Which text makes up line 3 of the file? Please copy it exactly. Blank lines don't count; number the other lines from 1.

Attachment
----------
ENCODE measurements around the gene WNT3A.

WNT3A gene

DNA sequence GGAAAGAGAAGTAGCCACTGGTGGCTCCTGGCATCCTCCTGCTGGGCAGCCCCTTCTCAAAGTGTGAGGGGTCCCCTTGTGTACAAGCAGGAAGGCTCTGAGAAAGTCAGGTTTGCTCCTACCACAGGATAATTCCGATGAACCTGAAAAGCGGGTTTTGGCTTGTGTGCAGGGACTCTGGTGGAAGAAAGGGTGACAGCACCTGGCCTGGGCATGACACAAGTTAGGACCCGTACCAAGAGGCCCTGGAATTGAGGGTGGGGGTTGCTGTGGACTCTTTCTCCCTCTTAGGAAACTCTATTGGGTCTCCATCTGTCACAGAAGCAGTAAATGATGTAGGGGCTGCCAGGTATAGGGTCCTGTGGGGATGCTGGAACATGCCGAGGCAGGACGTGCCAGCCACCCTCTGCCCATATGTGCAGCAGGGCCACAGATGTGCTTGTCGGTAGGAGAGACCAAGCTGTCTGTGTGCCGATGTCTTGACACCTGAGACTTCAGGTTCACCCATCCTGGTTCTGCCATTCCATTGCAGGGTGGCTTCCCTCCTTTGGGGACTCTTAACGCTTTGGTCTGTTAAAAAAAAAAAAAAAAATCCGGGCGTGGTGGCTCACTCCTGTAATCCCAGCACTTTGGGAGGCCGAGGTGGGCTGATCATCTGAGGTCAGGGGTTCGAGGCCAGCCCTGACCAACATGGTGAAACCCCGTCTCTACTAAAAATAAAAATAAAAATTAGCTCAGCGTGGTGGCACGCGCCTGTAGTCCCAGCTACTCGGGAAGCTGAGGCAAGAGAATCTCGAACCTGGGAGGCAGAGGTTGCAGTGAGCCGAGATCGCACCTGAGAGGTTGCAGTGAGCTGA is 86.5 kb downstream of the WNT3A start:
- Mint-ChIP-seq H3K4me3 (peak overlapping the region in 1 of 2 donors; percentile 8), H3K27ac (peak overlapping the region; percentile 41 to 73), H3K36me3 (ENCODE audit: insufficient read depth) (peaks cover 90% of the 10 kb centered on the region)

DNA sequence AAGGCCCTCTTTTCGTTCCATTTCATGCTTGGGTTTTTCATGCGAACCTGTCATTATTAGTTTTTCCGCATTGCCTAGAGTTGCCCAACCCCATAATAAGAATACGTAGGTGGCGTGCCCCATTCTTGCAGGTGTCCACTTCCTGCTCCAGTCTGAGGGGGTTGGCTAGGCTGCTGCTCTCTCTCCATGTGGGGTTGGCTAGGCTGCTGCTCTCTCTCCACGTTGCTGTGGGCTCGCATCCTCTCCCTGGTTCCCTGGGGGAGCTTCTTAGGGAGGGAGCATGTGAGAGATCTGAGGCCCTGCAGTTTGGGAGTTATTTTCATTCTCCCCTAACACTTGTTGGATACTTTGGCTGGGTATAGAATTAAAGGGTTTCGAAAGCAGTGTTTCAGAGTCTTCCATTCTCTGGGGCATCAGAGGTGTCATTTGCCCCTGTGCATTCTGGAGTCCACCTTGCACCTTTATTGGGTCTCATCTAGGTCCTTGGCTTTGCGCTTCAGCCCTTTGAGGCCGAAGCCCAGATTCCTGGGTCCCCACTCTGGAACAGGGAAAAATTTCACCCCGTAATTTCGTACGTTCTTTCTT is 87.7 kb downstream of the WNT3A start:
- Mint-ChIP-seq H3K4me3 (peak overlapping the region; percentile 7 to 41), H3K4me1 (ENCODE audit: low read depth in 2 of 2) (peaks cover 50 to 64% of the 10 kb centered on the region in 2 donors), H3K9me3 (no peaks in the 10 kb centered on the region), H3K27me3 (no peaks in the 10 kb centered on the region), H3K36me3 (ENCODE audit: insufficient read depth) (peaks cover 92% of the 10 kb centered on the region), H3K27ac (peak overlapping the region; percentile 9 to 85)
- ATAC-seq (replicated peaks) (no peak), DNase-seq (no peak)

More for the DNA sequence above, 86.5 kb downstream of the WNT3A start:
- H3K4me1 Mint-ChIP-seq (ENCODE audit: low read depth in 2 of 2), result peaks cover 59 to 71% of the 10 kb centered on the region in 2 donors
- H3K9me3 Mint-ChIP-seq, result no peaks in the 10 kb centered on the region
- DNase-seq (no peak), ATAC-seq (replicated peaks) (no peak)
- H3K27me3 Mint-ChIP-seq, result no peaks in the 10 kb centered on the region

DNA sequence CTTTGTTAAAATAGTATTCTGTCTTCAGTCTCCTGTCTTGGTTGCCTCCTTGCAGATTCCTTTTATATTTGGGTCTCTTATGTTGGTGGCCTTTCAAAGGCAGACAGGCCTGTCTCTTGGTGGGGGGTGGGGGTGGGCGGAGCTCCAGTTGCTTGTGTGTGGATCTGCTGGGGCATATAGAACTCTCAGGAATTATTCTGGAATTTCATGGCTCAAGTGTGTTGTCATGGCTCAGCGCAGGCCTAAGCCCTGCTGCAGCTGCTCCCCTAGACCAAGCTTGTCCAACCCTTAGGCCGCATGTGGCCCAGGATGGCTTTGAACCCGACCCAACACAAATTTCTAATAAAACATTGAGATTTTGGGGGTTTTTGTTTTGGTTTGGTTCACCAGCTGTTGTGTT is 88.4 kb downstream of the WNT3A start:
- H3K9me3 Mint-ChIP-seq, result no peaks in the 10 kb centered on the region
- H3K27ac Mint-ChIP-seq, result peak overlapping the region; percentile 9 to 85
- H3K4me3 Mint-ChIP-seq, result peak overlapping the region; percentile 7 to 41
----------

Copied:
DNA sequence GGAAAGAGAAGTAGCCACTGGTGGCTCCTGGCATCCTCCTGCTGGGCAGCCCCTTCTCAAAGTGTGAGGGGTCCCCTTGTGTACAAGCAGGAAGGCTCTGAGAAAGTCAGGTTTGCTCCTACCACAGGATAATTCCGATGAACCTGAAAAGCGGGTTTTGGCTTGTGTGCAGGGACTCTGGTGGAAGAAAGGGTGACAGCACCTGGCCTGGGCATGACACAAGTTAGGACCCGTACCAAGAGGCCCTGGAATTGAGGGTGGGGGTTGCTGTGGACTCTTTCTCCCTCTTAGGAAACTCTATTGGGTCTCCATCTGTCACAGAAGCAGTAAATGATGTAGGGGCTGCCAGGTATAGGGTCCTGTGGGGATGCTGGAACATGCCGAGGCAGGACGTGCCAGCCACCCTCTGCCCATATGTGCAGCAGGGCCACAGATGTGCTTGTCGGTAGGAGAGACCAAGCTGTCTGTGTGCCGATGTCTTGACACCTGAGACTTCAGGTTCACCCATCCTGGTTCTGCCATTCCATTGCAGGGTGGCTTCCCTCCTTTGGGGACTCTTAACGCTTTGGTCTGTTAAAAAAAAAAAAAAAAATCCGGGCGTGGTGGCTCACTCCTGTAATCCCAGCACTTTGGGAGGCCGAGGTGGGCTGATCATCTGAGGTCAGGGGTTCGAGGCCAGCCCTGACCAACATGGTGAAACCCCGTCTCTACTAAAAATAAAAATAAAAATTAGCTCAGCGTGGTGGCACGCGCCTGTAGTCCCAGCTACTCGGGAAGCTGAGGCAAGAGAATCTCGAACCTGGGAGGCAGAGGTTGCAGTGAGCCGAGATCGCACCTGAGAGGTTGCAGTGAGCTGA is 86.5 kb downstream of the WNT3A start: